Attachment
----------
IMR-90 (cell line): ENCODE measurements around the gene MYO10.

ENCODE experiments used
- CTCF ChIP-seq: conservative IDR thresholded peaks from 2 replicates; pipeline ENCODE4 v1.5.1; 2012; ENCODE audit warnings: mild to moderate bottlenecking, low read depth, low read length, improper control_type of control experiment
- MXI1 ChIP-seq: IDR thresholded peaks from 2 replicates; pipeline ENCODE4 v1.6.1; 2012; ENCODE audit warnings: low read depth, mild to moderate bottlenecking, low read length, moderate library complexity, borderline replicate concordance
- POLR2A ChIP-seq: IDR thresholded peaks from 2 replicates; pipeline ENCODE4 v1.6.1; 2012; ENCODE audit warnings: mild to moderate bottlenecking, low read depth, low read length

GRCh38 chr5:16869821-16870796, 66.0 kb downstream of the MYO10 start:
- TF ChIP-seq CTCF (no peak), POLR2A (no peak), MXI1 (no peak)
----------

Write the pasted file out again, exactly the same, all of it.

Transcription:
IMR-90 (cell line): ENCODE measurements around the gene MYO10.

ENCODE experiments used
- CTCF ChIP-seq: conservative IDR thresholded peaks from 2 replicates; pipeline ENCODE4 v1.5.1; 2012; ENCODE audit warnings: mild to moderate bottlenecking, low read depth, low read length, improper control_type of control experiment
- MXI1 ChIP-seq: IDR thresholded peaks from 2 replicates; pipeline ENCODE4 v1.6.1; 2012; ENCODE audit warnings: low read depth, mild to moderate bottlenecking, low read length, moderate library complexity, borderline replicate concordance
- POLR2A ChIP-seq: IDR thresholded peaks from 2 replicates; pipeline ENCODE4 v1.6.1; 2012; ENCODE audit warnings: mild to moderate bottlenecking, low read depth, low read length

GRCh38 chr5:16869821-16870796, 66.0 kb downstream of the MYO10 start:
- TF ChIP-seq CTCF (no peak), POLR2A (no peak), MXI1 (no peak)